The second best social skill in the world

Can you guess what it is?

Many across the globe would appreciate a refresher course in people skills, social etiquette and addressing a live audience. During our year of screen time, we mastered ring lights, glare and dressing from the waist up only to slip backwards in our human interaction. From my view, this human aptitude, in particular, public speaking, ranks as the second most vital interpersonal capacity in the world.

The solitary inventor secures funds for the prototype with speaking skills. A team of innovators paint a colorful word-picture of mass scaling, growth and ROI. The co-authors sell the manuscript after spinning a juicy tale of social media followers, national interview bookings and ready-made sequels. Public speaking opens doors, hearts and wallets.

My first Silicon Valley job shone an enduring light on a subtle human dynamic. Scanning the wood-paneled conference rooms and packed meeting halls, I observed that the managers considered the brightest in the company tended to be the ones who talked the most. They threw things out of their mouths with abandon—no shame; no reservation. Right or wrong they spoke forcefully with logical-sounding arguments. They spoke out and appeared smart. Speaking up is step one—having something to say is a critical step two.

I had considered myself a good speaker until a cringe-worthy event knocked me off my pedestal. One day, in front of a camera and a studio audience, my physiology got confabulated with my nerves and I got the flop sweats. I’d only seen it in the movies. Buried instincts inside my brain knew my words weren’t matching my heart. Somewhere inside my body a civil war broke out. Sweat streamed from my head and neck. My hands turned cold-as-ice yet, sweat gushed in other places. After that ordeal I began re-taking speaking courses and pondering human physiology.


In one class, I joined the original founders of Victoria’s Secret as we learned about breathing, pausing and something called ‘eye-dart.’ I silently denied having what sounded like a disease until I saw it on tape—my eyes flitted and darted back-and-forth across the audience. From then on I quickly agreed to everything the instructor said I had or did. Besides, the lingerie people were no better.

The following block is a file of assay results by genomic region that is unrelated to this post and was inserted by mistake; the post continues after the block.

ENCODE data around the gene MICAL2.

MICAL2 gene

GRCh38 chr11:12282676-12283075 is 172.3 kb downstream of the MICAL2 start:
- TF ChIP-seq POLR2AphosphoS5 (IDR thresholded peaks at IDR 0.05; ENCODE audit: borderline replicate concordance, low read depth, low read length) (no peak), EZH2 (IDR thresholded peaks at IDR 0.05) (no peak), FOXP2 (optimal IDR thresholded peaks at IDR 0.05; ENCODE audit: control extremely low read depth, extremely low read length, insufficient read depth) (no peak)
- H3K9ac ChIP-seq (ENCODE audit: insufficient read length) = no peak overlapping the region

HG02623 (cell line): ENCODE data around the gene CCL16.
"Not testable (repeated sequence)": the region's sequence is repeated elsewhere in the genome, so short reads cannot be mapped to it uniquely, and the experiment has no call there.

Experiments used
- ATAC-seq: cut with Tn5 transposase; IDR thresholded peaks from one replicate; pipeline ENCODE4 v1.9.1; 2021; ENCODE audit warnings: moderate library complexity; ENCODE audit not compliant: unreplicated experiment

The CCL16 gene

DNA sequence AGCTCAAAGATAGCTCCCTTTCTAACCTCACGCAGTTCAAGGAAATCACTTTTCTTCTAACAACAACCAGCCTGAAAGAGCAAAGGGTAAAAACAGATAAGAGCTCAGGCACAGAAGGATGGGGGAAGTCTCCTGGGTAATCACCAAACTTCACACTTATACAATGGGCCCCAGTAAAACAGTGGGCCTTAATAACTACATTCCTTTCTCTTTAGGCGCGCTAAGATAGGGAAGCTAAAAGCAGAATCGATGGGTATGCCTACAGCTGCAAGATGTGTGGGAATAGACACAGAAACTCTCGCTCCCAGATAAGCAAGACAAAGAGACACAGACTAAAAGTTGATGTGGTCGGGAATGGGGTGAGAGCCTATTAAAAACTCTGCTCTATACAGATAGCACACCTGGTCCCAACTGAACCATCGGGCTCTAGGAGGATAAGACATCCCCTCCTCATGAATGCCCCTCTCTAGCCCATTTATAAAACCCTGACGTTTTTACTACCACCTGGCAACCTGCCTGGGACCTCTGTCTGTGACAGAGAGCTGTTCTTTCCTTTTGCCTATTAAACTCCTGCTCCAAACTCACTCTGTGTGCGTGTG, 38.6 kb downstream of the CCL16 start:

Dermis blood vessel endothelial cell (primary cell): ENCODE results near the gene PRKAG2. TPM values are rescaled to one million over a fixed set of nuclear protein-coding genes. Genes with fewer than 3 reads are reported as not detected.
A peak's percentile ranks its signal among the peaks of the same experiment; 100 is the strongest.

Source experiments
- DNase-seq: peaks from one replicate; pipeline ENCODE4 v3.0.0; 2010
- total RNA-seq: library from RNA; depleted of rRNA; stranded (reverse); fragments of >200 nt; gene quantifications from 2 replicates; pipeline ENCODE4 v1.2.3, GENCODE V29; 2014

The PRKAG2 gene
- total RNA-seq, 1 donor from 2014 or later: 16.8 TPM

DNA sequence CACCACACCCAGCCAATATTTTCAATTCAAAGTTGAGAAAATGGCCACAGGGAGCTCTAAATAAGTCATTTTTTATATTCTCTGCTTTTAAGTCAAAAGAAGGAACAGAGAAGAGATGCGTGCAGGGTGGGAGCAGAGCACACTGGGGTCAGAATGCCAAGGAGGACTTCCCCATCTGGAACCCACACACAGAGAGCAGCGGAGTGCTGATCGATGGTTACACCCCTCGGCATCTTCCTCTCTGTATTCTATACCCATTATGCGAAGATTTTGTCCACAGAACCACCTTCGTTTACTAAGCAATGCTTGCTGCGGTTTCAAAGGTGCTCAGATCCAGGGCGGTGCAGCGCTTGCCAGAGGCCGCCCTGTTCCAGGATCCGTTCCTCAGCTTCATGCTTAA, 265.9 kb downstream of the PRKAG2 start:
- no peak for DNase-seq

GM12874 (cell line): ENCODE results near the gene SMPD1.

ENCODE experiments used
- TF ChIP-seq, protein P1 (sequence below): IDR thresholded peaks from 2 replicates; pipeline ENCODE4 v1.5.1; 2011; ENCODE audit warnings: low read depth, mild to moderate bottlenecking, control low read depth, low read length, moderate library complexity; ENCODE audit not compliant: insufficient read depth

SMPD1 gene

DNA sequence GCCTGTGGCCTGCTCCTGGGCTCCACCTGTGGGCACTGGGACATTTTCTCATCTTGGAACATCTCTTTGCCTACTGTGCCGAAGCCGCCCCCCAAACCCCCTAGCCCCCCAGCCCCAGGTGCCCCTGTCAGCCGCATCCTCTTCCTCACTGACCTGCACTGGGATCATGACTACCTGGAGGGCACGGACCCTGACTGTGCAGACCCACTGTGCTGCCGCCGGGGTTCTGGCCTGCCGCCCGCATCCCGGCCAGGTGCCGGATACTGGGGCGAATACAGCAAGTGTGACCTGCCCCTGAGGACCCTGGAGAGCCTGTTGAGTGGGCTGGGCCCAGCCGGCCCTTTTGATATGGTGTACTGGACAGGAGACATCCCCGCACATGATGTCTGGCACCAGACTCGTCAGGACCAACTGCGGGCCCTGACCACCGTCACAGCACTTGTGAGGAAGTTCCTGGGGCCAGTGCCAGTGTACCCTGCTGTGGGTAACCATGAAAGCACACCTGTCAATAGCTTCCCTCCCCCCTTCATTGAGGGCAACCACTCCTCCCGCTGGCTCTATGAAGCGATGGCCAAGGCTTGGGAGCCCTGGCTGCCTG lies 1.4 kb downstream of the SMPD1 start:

What I will never forget is that it takes ‘mileage’ to get it right. There is no tip or technique that will save you—you’ll forget it anyway. You have to get the repetition before your physiology can settle enough for you to recall useful methods and tools. Repetition is mileage.


Your best talent is your humanity. Your humanity is your natural talent. No need to earn it, exaggerate it or ‘post’ it. You just have to uncover it. A powerful speaker is like a new singer-songwriter showcased at a weekend music festival—her talent shines without extreme dress, virtuosic riffs or aberrant behavior.


Going cheap is diluting your message with knick-knacks. Most can relate to watching a video tutorial only to be bombarded with new video suggestions (upper-right), newsletter subscribe requests (lower left), subscribe and ‘ring the bell’ (lower right). These are distractions meant to snare you into an algorithm. For speakers, this equates to endless marketing or story-telling for ego rather than for the audience.


An exceptional speaker reaches deep inside until they touch something that vibrates with truth—their honest truth. This sincerity, like the certified provenance of a priceless museum piece, gives you the durability to hone your craft and to improve your flagship speech over years. The magic begins when an authentic speaker passes a bit of this treasure around to the audience.

Following my humbling flop sweat episode, I made double-sure to remember a few things about speaking to a camera or an audience.

First, I needed to lose the arrogance that I was some great, natural speaker. Call it an attitude of humility. I learned that the human body has some old tricks it can pull out at any time.

My second big lesson, like learning piano years later, was that I could only be as good as I rehearsed. Today, I vary my practice by speaking in front of a mirror, with and without a hand-held microphone, seated on a stool and standing with full gestures.

Finally, my cognitive dissonance faded as I allowed my subconscious to relax by always matching my heart to my words—I tell the embarrassing truth. When an audience sees this, they are on your side. During a keynote address with a delightful group, I disclosed my lack of prolonged corporate experience by relating a comment from one of my brothers. Noting my lack of certain corporate knowledge he stated (correctly) that I had left corporate too soon to start my business. Upon hearing this, an audience member shouted, “No you didn’t, we’re glad to have you now!” Later in private, I wiped tears, not sweat, from my eyes.

Oh, and the most critical social skill of all time? The big winner surpasses a simple skill and enters the realm of art—it’s called good listening.

Rick Griggs is a former Intel Corporation training manager. He speaks on rolestorming, the Samsara of Life and Balanced Mastery. And yes, he coaches public speaking. | or 970.690.7327

Categories: Business Insights, Management & Leadership